In the consumer space where applications can be tailored for a segmented audience this is less of a problem. In the enterprise space where you can have a 16-year-old intern and a 75-year-old worker having to use the same system you can see much more of a discrepancy in system familiarity. Even the best UXUI designer will struggle to have a single design accommodate this broad range of user familiarity.

Tips for easing adoption for complicated systems?

These are some reasons why enterprise systems are complicated and the latter 2 in particular are reasons why even with dedicated UXUI designers’ enterprise software continues to be complicated and adoption may remain an issue. In short simply moving to better UXUI or “better” systems is rarely the answer. Given this it becomes clear that a good long term strategy and  design of onboarding and training is critical to ensure adoption.

1. Modularised training

Front-loading mass training is an often an exercise in futility. Gathering large groups of users and providing 2-hour long training sessions often sees users proceeding at different paces among themselves and not following along with the trainer. While training should still be given it would be best delivered in a modularized manner that allows users to learn at an appropriate pace. Preferably this would be coherent with their needs as they progress from complete amateurs to experts in usage of the system over time.

2. Training Reference Material

Having reference material for users to refresh themselves is always useful. Traditionally this is done via Standard Operating Procedure (SOP) manuals. In more modern usage these are now online FAQs and “How-To” guides. Recently the advent of Learning Management Systems (LMS) in particular ones that are able to modularize training into smaller bits and delivered through either short tutorials or videos are becoming increasingly common. These can be useful reference points for users to seek information on demand.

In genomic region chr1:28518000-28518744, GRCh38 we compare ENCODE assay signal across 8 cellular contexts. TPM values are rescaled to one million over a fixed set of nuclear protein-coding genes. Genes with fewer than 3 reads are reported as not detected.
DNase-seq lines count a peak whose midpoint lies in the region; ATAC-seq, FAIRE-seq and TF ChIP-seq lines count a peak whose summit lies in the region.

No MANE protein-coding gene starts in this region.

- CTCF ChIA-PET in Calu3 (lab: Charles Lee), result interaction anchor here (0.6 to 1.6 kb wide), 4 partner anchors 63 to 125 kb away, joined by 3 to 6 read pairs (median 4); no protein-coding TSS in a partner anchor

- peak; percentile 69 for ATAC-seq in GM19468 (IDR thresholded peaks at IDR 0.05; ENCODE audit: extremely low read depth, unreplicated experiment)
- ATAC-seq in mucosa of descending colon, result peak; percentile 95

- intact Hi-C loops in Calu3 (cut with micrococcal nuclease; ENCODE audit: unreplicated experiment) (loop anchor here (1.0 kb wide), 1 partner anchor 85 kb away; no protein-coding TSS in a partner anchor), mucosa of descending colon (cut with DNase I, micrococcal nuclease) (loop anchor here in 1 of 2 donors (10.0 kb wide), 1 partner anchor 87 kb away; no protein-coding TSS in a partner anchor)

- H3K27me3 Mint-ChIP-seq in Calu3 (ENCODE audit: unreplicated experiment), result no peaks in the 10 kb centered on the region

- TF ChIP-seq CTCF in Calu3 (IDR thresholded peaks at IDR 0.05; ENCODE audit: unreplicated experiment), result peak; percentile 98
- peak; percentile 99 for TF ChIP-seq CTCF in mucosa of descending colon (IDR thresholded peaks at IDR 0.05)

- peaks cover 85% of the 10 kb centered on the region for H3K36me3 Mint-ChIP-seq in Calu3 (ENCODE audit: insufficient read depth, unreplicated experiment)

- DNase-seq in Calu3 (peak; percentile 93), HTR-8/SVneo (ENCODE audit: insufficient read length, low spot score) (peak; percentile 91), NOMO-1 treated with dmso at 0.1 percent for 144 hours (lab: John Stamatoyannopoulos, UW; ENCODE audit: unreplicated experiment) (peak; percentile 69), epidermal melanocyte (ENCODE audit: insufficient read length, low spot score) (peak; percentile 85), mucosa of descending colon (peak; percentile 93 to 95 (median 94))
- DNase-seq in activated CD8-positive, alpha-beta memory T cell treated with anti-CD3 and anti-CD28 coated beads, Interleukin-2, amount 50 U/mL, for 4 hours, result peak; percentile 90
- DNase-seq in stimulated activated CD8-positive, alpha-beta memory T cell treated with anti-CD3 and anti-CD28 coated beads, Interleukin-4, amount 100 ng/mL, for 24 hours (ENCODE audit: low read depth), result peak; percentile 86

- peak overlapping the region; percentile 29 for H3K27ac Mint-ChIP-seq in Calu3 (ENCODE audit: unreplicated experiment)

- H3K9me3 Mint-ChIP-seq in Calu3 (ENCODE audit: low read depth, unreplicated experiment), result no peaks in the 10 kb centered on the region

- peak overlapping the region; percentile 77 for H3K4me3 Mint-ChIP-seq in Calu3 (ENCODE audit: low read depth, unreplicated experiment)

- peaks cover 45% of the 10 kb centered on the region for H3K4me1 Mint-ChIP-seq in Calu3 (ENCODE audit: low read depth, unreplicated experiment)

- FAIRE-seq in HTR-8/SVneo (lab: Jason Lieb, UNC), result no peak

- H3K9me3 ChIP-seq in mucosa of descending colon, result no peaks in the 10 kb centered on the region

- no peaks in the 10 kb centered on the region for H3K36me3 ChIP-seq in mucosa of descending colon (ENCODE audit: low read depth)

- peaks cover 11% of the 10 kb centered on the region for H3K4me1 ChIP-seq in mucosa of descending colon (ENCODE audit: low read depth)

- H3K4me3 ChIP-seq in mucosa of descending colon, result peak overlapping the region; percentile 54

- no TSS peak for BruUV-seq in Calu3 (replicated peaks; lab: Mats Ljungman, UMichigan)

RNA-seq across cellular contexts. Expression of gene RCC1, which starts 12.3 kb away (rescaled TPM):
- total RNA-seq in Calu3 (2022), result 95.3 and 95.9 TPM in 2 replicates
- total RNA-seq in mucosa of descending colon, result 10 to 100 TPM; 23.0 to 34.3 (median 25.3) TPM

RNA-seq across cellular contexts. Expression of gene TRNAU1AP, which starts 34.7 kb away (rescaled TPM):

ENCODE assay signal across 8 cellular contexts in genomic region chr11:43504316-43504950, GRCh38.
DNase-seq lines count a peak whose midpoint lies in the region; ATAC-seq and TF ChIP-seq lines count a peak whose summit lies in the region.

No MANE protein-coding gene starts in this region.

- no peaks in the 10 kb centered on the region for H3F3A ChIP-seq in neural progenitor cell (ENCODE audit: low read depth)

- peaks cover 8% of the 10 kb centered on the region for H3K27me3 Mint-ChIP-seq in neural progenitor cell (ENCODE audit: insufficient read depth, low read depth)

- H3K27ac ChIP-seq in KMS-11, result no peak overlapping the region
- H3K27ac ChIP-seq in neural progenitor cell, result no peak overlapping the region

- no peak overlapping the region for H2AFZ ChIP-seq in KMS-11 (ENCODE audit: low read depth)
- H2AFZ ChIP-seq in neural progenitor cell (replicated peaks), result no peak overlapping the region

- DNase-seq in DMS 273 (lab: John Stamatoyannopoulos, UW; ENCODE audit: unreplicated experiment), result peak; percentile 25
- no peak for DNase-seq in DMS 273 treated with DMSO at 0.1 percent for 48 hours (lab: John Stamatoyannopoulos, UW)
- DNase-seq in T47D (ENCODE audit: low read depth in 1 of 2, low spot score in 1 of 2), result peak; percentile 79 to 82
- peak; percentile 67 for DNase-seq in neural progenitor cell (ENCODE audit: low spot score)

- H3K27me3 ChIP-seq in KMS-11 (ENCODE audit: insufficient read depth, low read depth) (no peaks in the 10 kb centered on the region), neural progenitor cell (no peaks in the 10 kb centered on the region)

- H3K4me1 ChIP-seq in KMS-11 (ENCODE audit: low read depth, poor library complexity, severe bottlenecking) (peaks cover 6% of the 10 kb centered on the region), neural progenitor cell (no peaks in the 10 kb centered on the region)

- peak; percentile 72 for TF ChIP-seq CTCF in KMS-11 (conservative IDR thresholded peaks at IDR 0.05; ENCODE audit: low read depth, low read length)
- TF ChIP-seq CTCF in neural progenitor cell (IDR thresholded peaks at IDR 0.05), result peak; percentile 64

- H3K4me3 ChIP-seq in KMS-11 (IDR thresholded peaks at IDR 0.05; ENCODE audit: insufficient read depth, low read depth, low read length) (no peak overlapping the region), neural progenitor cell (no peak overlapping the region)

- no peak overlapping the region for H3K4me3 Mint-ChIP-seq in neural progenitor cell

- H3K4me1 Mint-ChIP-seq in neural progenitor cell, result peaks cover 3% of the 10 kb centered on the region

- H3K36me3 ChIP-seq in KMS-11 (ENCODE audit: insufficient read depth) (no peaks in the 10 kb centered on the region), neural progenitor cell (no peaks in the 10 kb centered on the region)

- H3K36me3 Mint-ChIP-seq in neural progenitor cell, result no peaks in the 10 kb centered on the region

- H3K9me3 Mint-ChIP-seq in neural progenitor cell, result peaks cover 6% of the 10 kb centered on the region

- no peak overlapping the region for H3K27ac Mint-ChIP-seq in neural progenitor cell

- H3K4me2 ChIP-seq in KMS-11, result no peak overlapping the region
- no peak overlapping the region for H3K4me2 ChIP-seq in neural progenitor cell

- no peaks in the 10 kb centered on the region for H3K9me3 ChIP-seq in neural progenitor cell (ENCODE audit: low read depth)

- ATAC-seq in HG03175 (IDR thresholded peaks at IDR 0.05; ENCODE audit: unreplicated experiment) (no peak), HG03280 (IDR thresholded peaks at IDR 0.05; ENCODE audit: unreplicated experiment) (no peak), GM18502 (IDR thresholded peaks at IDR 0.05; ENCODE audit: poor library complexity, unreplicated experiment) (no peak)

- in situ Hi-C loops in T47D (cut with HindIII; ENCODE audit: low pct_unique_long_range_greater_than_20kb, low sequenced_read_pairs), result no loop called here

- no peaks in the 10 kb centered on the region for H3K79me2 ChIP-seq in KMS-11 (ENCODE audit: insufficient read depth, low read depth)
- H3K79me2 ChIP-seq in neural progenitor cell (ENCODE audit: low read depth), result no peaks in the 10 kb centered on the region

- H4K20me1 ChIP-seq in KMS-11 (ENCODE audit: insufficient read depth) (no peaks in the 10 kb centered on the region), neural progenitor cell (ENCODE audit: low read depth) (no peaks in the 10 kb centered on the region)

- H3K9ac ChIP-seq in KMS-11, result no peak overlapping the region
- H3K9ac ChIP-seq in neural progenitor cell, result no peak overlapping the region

3. In-Application Support

These are tools that are inbuilt into your application itself and is meant to offer a seamless way for users to access critical information when they want it and thus enable self-learning and self-help. Crucially they are scalable solutions that can also help relieve pressure on support and training resources. Some examples include:

  A. Tooltips – A unobtrusive way to provide quick and simple information and help users navigate.

   B. Product Walkthroughs – A structured product tour especially helpful for onboarding and complex processes.

   C. Chatbots – A way to automatically provide personalised support.

A fuller breakdown of such tools is provided here (https://www.usertip.com/post/3-ways-to-implement-in-application-onboarding-training-and-support). A digital adoption platform such as Usertip can help you set up some of these processes for a better and more intuitive onboarding process.

Adoption of Complicated Enterprise Software Is Easier Than Ever

While enterprise software remains complicated and is expected to remain so, project managers now have a wealth of tools at hand to better manage and drive this process. The ability to at least get users to a basic level of proficiency to use complicated enterprise systems has never been in doubt. However, the real challenge is pushing users beyond basic usage into more detailed and productive usage of software in ways that can better capture value. We now have the tools to do so and the question is now do we want to?

Usertip is a digital adoption platform designed to help scale your onboarding, training and support for digital solutions. Our no-code platform delivers in-application walkthroughs directly on your digital solutions. Seamless user experience and on-demand learning are all delivered to your user’s fingertips within seconds. Click here to find out more.